Following the death of John Ashbery earlier this month, a number of eloquent, incisive memorial essays have been appearing on the web. Given Ashbery’s long history of publishing in the New Yorker, it’s no surprise that some of the best would come from others involved with that magazine. Here, for instance, is Ben Lerner, a great admirer of Ashbery and effectively his protégé:
The first time I met John (a decade ago), he thought I was someone else. This became slowly clear to me because he kept asking me questions about the poet Landis Everson, about whom I knew basically nothing. (It turned out that John thought I was the writer Ben Mazer, who edited Everson’s collected poems.) There was something appropriate about being misidentified by the poet who’d become my hero, in part because of the beautiful fungibility of his “you”: the way sometimes the poems address you, are alone in the room with a particular reader (yes, you), and sometimes address all possible yous, expand until we feel the mundane miracle of address as such — that there are other people, that there might be a common language.
Lerner’s remarks on the experience of reading Ashbery’s poems, which appear in his novel Leaving the Atocha Station and should rightly be attributed to his narrator Adam Gordon, have also been haunting me since Ashbery’s death:
The best Ashbery poems, I thought, although not in these words, describe what it’s like to read an Ashbery poem; his poems refer to how their reference evanesces. And when you read about your reading in the time of your reading, mediacy is experienced immediately. It is as though the actual Ashbery poem were concealed from you, written on the other side of a mirrored surface, and you saw only the reflection of your reading.But by reflecting your reading, Ashbery’s poems allow you to attend to your attention, to experience your experience, thereby enabling a strange kind of presence. But it is a presence that keeps the virtual possibilities of poetry intact because the true poem remains beyond you, inscribed on the far side of the mirror. “You have it but you don’t have it. / You miss it, it misses you. / You miss each other.”
Lerner has previously elaborated on those notes on Ashbery in an essay for the Paris Review.
Larissa MacFarquhar, too, has lately attempted to put her finger on what it is about Ashbery’s poems that makes them so distinctly his:
He didn’t write to command attention, or to seize the reader by the shoulders and shake him, or to stamp the world with his way of seeing. There was a piece of music by Erik Satie that he loved, called “Musique d’ameublement” — furniture music, which was written to be played between the acts of another work while people in the audience were milling around and talking to one another, so that they were only indirectly aware of the music. “It sometimes seems to me that my poetry is like that,” he said. “You don’t really have to pay that much attention to it — it’ll be doing its job if you are just intermittently aware of it, and thinking about other things at the same time. I was probably thinking of environmental art, where you’re surrounded by different elements of a work, and it doesn’t really matter whether you’re focusing on one of them or none of them at any particular moment, but you’re getting a kind of indirect refraction from the environment that you’re in.”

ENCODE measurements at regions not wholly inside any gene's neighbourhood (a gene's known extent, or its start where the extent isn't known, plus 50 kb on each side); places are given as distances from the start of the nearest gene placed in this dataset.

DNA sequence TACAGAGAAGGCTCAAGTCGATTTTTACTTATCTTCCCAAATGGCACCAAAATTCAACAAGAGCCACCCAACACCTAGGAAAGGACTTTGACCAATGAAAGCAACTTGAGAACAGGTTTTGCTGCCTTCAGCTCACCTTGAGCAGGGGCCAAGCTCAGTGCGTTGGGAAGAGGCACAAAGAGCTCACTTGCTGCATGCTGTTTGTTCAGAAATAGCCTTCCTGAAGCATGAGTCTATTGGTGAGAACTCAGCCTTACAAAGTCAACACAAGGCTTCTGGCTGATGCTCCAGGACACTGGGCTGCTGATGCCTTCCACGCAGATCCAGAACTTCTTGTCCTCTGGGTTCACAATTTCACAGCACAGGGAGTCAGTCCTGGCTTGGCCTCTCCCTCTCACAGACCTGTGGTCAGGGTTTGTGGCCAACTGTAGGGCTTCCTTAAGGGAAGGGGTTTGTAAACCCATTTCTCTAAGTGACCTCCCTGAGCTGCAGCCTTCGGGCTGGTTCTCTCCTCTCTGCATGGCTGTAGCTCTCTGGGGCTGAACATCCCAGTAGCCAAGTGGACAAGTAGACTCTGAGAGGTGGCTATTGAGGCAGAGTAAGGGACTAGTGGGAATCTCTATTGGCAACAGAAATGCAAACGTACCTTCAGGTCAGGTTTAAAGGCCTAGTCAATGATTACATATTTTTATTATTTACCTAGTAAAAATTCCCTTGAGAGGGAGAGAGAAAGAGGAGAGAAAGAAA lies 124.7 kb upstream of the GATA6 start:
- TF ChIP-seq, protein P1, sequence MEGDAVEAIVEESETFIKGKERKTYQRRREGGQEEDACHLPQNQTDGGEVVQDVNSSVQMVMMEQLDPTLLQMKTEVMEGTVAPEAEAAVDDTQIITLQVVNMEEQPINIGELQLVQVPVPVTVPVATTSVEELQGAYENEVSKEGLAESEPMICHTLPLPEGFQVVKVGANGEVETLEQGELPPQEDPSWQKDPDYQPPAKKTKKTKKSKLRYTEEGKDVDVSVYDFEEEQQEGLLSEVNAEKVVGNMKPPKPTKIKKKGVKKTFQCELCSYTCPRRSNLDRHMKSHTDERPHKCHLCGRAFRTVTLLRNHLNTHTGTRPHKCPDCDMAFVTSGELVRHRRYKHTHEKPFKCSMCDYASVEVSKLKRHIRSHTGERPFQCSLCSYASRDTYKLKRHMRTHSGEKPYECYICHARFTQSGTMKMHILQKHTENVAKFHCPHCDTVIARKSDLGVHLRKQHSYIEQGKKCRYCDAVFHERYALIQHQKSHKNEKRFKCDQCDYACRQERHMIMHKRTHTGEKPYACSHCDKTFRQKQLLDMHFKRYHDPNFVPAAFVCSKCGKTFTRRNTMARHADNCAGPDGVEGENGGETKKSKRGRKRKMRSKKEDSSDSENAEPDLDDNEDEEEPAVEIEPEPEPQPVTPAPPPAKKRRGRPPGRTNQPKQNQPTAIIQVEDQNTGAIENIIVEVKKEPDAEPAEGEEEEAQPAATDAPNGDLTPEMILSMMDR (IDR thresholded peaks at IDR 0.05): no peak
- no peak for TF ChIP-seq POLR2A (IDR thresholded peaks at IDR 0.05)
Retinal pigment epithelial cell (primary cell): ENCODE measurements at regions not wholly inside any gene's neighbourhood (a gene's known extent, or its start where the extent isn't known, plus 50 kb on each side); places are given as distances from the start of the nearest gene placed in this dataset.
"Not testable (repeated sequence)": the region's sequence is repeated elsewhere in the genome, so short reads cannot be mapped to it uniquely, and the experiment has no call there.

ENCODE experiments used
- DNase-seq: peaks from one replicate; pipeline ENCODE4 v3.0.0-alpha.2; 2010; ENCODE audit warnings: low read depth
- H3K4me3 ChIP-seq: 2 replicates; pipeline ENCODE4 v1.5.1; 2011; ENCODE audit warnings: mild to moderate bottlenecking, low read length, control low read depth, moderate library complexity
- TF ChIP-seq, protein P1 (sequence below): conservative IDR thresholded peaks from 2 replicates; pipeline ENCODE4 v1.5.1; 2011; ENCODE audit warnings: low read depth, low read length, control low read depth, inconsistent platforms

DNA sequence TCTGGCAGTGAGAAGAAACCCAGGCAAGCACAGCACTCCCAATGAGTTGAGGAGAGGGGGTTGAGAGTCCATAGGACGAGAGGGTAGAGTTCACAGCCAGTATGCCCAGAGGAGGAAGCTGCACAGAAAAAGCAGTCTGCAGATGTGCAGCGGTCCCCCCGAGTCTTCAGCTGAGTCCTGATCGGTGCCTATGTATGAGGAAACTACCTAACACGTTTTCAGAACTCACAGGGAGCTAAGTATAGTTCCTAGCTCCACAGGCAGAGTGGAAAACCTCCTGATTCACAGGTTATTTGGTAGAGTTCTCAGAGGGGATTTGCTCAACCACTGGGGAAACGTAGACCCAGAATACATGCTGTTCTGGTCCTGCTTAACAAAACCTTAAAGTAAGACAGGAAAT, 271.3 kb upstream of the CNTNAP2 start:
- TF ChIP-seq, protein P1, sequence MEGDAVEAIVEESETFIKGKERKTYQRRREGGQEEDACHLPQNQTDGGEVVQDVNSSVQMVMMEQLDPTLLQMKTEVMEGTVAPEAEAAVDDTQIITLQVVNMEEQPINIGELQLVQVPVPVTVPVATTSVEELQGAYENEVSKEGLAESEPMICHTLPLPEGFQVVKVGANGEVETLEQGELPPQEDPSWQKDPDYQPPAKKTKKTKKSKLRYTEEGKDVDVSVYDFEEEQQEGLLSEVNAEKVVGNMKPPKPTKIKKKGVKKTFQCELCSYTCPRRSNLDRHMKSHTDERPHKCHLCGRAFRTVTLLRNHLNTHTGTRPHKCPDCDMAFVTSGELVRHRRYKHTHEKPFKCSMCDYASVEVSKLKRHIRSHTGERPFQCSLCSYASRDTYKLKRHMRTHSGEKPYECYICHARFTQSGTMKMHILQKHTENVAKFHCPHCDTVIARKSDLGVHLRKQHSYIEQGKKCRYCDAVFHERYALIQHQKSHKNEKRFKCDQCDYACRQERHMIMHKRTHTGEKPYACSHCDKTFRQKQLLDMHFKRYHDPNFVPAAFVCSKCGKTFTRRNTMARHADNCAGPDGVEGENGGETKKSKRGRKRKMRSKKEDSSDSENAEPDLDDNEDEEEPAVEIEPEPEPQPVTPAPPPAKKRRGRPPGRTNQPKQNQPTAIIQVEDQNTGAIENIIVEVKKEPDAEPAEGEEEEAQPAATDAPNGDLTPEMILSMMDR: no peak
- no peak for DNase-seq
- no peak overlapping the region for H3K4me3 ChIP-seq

And Paul Muldoon, outgoing poetry editor of the New Yorker, has used the occasion of Ashbery’s death to assess the technical basis of the poet’s legacy:
It seems that he almost singlehandedly not only changed the rules of the game but also remapped the field on which the game was played.
He managed this by developing a poetry that was absolutely equal to our later-twentieth-century/early-twenty-first-century predicament. It’s a simple argument: a world that is complex requires a poetry that is complex; a world that is somewhat incoherent may actually demand a poetry that is itself incoherent; a world in which no conclusions apply may even revel in its inconclusiveness. To read a John Ashbery poem is to be scrutinized by it. It is less a recording than a recording device, a CCTV screen taking us in.
But my favourite posthumous assessment of Ashbery — which is to say the one that hews most closely to the words on the page and their ambiguities — comes from Billy Mills in the Dublin Review of Books:
What marks Ashbery out from most of his contemporaries is his extraordinary immersion in syntax as the prime organising force of his verse. Many readers have noted the parallels between his mature writings and the late novels of Henry James; as with James, expandedly serpentine sentence structures enable the elaboration of a kind of constructive ambiguity, a faithfulness to the indeterminate nature of experience in the round. However, where James had the exigencies of character and plot to ground even his most convoluted utterances, Ashbery’s complex sentences float free, lead nowhere and everywhere, build apparently logical structures that, in the end, undermine themselves carefully, with a “so” or a “that is” leading to conclusions that do not follow but make perfect sense, if you let them.